Fall Fury: Part 10 - Charms

Charms

With the release of the Windows 8 operating system, applications are now able to easily integrate with each other and have a unified way to control their workflow through unique system-wide contracts called Charms. Out of the multitude of available options, FallFury leverages two charms—Share contract and Settings. This article describes how the integration is implemented.

Check out the video for this article at http://channel9.msdn.com/Series/FallFury/Part-10-Charms .  For a complete, offline version of this series, you may download a nicely formatted PDF of all the articles.

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The Share Contract

When a user achieves a specific score in the game, he might decide to share it with his social circle. In Charms, that’s the purpose of the Share contract, which integrates directly with the OS.

Windows Store applications have the capability to expose their sharing capabilities and register as a share target. For example, if there is a Twitter client out, it can register itself as an app through which content can be shared. FallFury, on the other hand, acts as a consumer that aggregates existing share targets and lets the user pick the one through which he wants to let the message out:

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Let’s take a look at how this process is built in the code-behind. The core is located in DirectXPage.xaml.cpp—the class responsible for XAML content manipulation in FallFury. First and foremost, you need to get the current instance of the DataTransferManager class:

auto dataTransferManager = Windows::ApplicationModel::DataTransfer::DataTransferManager::GetForCurrentView();

Consider this a proxy that allows you to pass content between your app and other Windows Store apps that are executed in the context of the same sandbox. As the instance is obtained, hook it to the DataRequested event handler that will handle the scenario where the user invoked the sharing capability:

dataTransferManager->DataRequested += ref new 
    TypedEventHandler<Windows::ApplicationModel::DataTransfer::DataTransferManager^,
    Windows::ApplicationModel::DataTransfer::DataRequestedEventArgs^>(this, &DirectXPage::OnShareDataRequested);

 

In the OnShareDataRequested, specify the information that goes into the sharing popup:

void DirectXPage::OnShareDataRequested(Windows::ApplicationModel::DataTransfer::DataTransferManager^ manager,Windows::ApplicationModel::DataTransfer::DataRequestedEventArgs^ params)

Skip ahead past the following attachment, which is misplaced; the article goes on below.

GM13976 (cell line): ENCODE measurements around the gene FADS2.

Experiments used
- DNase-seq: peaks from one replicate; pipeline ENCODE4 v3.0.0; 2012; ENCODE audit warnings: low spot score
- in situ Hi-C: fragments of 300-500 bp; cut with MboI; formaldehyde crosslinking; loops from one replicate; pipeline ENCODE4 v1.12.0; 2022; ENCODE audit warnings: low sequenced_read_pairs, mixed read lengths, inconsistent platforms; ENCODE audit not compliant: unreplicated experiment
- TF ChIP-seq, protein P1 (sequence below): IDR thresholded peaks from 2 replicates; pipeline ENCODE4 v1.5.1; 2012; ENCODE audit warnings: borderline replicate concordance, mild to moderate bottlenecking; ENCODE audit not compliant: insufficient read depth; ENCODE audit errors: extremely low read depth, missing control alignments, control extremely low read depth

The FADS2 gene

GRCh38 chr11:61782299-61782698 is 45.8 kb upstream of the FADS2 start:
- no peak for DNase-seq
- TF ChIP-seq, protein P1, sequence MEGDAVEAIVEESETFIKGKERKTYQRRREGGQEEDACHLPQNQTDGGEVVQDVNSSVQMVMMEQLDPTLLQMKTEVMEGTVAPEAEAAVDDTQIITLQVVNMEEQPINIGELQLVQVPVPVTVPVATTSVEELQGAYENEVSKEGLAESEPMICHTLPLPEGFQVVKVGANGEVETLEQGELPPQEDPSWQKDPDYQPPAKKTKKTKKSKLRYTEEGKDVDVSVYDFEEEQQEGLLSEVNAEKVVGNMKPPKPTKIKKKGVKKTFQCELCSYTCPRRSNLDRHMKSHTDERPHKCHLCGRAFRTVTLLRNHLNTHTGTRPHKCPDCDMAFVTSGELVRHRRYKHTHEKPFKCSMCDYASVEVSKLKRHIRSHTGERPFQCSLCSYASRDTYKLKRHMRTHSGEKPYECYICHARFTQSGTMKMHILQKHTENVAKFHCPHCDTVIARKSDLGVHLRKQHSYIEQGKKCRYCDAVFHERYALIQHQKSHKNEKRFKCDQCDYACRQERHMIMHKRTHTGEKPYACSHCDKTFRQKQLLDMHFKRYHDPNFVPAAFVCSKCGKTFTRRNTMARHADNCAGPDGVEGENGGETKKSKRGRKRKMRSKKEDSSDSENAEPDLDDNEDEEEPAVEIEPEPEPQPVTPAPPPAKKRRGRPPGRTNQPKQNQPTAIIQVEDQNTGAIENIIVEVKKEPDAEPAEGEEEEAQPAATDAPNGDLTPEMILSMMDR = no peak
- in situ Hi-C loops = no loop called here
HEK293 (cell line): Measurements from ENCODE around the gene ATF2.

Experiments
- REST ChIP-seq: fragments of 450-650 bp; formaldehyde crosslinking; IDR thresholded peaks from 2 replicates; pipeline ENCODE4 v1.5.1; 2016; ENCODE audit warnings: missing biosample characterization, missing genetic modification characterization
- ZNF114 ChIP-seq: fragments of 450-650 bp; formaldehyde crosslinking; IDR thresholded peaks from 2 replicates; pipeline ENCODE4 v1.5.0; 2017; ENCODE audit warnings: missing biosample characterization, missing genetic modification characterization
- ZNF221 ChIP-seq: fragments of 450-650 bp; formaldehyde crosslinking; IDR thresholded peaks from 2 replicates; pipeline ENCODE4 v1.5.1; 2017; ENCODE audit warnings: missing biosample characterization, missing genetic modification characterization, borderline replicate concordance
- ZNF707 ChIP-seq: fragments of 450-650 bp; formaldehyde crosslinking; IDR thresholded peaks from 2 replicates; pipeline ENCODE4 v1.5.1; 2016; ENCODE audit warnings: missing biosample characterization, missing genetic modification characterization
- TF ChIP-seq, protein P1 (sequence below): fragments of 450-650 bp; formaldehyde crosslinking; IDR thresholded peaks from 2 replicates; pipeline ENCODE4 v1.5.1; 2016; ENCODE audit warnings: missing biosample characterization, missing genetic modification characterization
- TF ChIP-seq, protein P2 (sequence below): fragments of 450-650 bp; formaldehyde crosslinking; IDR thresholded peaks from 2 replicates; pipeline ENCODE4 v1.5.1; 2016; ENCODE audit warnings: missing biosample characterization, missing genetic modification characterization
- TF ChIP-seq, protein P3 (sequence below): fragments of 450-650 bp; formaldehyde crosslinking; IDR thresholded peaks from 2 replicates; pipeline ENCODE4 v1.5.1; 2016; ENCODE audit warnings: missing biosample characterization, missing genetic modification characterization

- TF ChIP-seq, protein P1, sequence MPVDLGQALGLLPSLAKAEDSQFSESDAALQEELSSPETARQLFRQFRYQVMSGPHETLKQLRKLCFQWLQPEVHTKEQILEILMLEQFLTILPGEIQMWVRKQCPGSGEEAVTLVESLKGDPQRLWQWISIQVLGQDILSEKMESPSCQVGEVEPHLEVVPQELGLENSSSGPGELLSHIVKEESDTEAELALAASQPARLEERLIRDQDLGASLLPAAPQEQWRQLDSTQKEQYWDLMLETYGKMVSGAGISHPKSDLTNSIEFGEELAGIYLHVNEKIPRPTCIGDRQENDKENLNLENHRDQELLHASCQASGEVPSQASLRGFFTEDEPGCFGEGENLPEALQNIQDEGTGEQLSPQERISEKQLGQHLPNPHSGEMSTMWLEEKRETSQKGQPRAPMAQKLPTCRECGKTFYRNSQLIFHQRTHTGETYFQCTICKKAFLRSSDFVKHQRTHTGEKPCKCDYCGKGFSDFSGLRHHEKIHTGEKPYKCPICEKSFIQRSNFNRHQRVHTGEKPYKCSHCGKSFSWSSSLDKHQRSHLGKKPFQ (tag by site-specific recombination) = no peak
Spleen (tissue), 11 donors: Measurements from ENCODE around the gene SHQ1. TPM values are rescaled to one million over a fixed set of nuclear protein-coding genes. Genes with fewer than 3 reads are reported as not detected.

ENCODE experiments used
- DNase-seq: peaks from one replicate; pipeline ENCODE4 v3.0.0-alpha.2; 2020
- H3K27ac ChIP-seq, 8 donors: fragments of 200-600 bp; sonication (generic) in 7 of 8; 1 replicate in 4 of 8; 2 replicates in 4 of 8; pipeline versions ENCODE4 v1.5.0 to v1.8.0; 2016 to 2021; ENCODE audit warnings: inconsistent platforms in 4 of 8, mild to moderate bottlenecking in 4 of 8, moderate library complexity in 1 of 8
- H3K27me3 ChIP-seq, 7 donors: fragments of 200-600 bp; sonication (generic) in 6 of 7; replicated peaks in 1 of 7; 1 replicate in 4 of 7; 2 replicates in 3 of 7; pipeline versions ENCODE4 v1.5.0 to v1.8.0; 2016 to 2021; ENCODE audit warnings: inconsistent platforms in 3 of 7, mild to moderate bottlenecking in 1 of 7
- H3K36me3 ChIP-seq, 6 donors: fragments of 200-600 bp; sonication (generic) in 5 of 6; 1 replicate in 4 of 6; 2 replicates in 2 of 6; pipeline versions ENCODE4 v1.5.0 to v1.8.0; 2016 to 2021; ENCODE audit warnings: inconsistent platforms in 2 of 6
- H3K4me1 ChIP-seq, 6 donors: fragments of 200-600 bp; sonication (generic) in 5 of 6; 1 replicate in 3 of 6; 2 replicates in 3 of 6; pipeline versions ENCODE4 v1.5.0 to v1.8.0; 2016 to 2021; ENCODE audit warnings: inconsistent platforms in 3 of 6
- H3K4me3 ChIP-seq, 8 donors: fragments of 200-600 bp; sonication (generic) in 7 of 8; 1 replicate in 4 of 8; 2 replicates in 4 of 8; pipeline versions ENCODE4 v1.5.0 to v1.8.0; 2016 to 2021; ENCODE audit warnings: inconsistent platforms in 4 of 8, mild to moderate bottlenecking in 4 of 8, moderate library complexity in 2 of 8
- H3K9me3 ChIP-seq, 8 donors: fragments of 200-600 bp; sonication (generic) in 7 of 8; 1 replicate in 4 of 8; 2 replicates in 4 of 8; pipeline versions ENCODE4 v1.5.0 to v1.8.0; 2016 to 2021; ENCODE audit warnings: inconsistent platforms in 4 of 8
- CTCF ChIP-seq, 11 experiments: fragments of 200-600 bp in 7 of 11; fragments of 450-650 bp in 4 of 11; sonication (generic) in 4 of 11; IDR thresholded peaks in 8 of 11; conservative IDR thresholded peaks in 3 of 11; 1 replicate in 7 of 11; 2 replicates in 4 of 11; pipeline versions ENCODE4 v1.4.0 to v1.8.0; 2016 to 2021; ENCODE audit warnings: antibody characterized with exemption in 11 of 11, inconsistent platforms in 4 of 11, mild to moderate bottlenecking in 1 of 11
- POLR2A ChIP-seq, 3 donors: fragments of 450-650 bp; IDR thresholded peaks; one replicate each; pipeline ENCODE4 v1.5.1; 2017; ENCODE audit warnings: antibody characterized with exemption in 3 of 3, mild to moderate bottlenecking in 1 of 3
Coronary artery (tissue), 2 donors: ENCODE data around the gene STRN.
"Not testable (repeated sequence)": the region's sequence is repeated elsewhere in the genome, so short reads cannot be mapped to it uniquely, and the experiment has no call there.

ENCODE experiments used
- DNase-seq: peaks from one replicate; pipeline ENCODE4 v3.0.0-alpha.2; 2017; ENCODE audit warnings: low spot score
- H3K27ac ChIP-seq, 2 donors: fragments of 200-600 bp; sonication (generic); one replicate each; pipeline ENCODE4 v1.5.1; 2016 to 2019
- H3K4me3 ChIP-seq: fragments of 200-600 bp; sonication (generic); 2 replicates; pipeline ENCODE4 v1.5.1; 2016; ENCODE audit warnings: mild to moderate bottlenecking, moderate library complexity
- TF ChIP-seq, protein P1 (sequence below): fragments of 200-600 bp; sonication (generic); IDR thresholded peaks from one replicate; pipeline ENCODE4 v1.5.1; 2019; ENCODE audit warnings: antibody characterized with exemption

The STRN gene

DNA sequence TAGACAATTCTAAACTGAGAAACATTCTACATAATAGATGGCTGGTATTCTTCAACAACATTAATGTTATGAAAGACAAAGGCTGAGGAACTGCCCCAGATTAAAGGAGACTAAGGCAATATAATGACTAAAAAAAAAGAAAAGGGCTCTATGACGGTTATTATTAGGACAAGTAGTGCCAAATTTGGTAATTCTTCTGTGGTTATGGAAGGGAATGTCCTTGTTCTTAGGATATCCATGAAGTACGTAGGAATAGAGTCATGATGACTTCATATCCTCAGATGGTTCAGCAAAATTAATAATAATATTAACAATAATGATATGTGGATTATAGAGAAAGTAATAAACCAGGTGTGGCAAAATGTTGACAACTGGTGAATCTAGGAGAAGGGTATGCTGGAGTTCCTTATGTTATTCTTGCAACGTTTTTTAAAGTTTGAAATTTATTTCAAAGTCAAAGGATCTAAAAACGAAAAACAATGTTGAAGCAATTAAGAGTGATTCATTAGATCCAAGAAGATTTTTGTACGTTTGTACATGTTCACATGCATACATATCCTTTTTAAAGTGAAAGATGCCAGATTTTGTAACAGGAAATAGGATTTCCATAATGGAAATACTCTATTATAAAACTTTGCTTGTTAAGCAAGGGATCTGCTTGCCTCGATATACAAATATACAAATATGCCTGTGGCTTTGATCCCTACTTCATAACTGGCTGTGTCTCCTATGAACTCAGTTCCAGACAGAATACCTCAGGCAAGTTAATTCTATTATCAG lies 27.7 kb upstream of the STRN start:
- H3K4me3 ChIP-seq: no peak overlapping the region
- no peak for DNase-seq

{
    auto request = params->Request;
    request->Data->Properties->Title = "Share Score";
    request->Data->Properties->Description = "Tell your friends how much you scored in [DEN'S PROJECT]!";
    request->Data->SetText("I just scored " + StaticDataHelper::Score.ToString() + " in [DEN'S PROJECT]! Beat me! http://dennisdel.com");
}

 

From that point, the control is in the user’s hand. The application cannot force the share, so unless you implement a direct API hook to a social service, the Share charm will only expose the endpoints available for sharing and will let you set the shareable content. You also don’t have to worry about the way the content will be shared—that will be handled by the target application:

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You can show the popup triggered by the Share charm from your application without having the user open the Charms Bar. To do this, call the ShowShareUI method:

void DirectXPage::ShareTopScore_Selected(MenuItem^ sender, Platform::String^ params)
{
    Windows::ApplicationModel::DataTransfer::DataTransferManager::ShowShareUI();
}

 

This is exactly what the Share button does in the screenshot above. You should make this behavior predictable.

The Settings Charm

As you just saw, integrating basic sharing capabilities in FallFury is not too complicated. Working with settings is also a fairly easy task, though it involves some XAML work. While with sharing capabilities the work focused mostly on OS-based endpoints and application-specific popups, settings allow for full control over how they’re displayed.

For all Windows Store applications, settings should be handled via the Settings charm and not through dedicated application screens. Consider which settings that directly affect the user experience might be changed in FallFury:

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  • Music and SFX – the user can enable or disable music and sound effects, as well as control their volume.
  • Accelerometer – depending on personal preferences, the user might decide to disable the accelerometer (it is enabled by default). The accelerometer can also be inverted—if the device is tilted to the right, the character will move to the left and vice-versa. Last but not least, even with dynamic screen rotation enabled on the device, the user can disable that rotation on the application level and lock the screen to one orientation, such as portrait or landscape.
  • Character Movement – the character can be easily controlled via touch (swipe) or mouse. This behavior is enabled by default, but if the user decides to only use the mouse to direct shells, he can easily disable this feature here.